Every block of stone
Has a statue inside it.
It is the task of the sculptor
To discover it.
“BettyJane, I am running to Trader Joe’s to pick up some fruit,” I say to my wife as I pick up my keys and head toward the door.
“Why are you going all the way over there for fruit, we have a fruit store right down the road?” she asks.
“Something is telling me to go to Trader Joe’s,”
I inform her.
She knows me well enough by now not to ask any more questions as she knows that I don’t have the answers just yet.
As I walk into Trader Joe’s, I notice him.
It isn’t the first time I’ve ever seen a person begging on the street, yet this time the age of the young boy doing the begging, strikes me in the heart.
I’m sure it has to do with the rash of overdoses and deaths of young lives I’ve seen over the last year.
Good kids, athletes, kids I would have bet my life on that would have gone on to do good things in this world and would’ve been an asset to any community, just suddenly and tragically gone.
How did this young boy get to this point, I wonder?
I thought about giving the young boy money on the way out, something that would give him a little enthusiasm, to provide a spark for a new start and put him on a path for a better life.
I was thinking $5, $10 or maybe even $20, god knows I’ve spent more on much less important things in my life.
As I am thinking of doing my good deed for the day I eavesdrop on a conversation between two patrons.
One patron says to the other,
“Let’s give him something on the way out, he is so young.”
And the other replies,
“Why? So he can go buy heroin with it?”
And just as he finishes his sentence he taps the Trader Joe manager who happened to be walking by and says,
“Do you know there is a heroin addict outside your store harassing customers?”
I decide to buy the young boy some food instead of giving him money.
I pick up some oranges, some bananas, some
Cliff bars and some ice tea for him.
At the register, I tell the cashier to pack the items in a separate bag.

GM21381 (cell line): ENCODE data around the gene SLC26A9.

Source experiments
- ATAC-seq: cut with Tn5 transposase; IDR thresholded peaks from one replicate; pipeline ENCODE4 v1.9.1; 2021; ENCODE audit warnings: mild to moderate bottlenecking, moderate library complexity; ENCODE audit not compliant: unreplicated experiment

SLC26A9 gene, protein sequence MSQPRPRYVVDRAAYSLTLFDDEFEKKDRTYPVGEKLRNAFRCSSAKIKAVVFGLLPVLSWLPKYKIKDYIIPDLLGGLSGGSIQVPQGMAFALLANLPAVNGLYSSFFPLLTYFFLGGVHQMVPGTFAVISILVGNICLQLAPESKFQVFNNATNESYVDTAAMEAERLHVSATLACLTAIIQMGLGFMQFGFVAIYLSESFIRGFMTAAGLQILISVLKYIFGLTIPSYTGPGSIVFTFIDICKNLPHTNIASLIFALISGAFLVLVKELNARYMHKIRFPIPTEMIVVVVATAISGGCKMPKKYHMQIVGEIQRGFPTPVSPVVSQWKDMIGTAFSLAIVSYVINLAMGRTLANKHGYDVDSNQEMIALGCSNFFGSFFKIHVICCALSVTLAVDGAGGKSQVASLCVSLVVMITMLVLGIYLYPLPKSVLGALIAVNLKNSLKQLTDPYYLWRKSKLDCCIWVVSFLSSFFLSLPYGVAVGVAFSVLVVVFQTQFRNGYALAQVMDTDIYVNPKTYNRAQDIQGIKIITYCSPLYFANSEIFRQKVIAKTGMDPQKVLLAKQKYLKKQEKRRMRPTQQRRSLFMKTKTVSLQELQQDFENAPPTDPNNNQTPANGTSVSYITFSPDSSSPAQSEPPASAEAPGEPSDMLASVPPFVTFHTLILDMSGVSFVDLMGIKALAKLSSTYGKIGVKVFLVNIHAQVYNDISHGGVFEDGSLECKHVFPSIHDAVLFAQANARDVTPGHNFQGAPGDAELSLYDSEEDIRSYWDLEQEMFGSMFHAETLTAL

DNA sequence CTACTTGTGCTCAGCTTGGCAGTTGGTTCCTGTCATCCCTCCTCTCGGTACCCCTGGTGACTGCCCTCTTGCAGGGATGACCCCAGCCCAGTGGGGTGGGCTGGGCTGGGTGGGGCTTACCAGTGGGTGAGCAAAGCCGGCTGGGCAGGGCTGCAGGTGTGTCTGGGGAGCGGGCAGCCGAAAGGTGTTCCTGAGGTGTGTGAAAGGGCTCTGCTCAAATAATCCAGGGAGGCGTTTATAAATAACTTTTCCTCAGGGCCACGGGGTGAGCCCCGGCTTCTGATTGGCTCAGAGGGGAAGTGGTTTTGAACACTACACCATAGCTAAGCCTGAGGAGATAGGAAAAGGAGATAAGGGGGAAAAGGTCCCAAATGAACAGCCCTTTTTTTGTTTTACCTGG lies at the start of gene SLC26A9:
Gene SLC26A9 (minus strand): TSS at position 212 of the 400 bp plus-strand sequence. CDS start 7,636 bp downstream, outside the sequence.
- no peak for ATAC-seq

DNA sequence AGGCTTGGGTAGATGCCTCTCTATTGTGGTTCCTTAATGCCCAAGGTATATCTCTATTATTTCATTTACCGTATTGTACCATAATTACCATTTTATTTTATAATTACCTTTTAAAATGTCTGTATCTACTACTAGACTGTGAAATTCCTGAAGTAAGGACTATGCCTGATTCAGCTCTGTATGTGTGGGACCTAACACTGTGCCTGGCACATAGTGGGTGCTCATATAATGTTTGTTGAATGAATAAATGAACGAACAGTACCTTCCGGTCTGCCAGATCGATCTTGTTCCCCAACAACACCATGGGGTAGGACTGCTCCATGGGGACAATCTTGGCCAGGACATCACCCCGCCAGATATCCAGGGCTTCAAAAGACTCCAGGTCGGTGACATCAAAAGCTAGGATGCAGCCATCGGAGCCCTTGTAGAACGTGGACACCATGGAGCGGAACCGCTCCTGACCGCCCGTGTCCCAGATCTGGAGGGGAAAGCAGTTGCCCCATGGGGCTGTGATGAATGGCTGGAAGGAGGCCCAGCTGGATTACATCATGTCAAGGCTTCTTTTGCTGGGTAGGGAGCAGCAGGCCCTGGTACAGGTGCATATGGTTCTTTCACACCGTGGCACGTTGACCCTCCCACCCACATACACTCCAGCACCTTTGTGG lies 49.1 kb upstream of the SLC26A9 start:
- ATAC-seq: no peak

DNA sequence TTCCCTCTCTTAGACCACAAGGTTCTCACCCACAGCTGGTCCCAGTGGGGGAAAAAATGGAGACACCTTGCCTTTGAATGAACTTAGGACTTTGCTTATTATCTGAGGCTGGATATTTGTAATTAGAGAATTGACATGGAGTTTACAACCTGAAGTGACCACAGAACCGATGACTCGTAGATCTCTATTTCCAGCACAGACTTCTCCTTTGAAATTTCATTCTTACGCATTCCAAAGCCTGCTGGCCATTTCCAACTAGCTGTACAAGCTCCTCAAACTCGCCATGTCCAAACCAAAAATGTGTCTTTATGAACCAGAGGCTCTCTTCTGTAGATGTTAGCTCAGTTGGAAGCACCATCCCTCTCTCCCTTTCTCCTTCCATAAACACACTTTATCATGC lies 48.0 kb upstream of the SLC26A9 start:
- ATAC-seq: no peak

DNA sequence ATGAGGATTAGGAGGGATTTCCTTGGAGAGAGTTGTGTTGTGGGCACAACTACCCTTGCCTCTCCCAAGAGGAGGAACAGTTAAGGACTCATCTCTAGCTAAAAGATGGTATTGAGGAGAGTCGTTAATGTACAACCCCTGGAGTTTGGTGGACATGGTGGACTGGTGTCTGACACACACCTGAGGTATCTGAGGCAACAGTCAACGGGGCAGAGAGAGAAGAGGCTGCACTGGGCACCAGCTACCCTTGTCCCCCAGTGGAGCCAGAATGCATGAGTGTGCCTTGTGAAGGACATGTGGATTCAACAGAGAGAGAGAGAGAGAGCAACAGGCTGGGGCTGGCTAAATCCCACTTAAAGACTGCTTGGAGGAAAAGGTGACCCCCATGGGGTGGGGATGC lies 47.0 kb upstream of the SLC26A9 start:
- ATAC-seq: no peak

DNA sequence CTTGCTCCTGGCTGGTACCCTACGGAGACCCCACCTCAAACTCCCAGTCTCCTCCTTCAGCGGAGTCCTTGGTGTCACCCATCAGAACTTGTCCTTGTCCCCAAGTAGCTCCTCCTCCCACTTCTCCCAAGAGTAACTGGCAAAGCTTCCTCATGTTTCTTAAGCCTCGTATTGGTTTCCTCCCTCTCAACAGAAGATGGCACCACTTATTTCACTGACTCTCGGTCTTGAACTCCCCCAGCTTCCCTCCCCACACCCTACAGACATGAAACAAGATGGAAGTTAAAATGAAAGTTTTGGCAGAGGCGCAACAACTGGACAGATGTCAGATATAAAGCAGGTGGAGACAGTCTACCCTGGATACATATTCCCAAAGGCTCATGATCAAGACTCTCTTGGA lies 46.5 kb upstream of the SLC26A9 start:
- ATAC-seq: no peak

The cashier obliges and says, “That will be $48.24”
As I reach into my pocket to make a payment I realize all I have on me is a $20 bill, as I must have left my debit card at home.
I didn’t have enough to pay for both bags.
The cashier, noticing my embarrassment asks,
“Would you like for me to put one bag back?”
“Unfortunately, I have to,” I say.
I hand the cashier my lone $20 bill and she hands me my one bag.
As I walk out of the store I give the bag to the young boy, and I go home empty-handed.
In Holly Rutter’s podcast on ‘The Moth’, she tells a story of her first online grocery shopping experience.
She describes how she once put an apple in her online cart to reserve a delivery time with the intention of coming back to her cart later in the evening to make her real order.
To her dismay, she got sidetracked and it wound up that she got back to her cart after the deadline for her to be able to make changes to her order.
Thus, her final order was for a .40 cent apple.
It would be delivered to her in the morning.
For a $6 delivery charge.
When she realized her dilemma she attempted to call customer service.
There was no answer; of course, as it was after midnight.
She then emailed customer service hoping that they would receive her email before the lone apple was put on the delivery truck.
They did not.
The next morning, she looks out her window and she sees the delivery person pull up in front of her house and take off the truck a single apple.
She is mortified.
“Cleary this is a mistake. Yes?” the delivery person says as he hands her the apple.
Embarrassed, she tries to explain that this wasn’t supposed to happen.
The delivery person quips,
“I was saying to myself, who in their right mind pays $6 delivery for a .40 cent apple.
It made no sense.”
He recommends that she call customer service and explain her situation, he is sure that as a courtesy they will undue the delivery charge.
They do not.
“What if everyone called to get their delivery charges refunded, we couldn’t possibly do that for everyone,” the cold hardass customer service rep replied.
When all was said and done and the transaction was complete, Holly paid a high price for a single apple.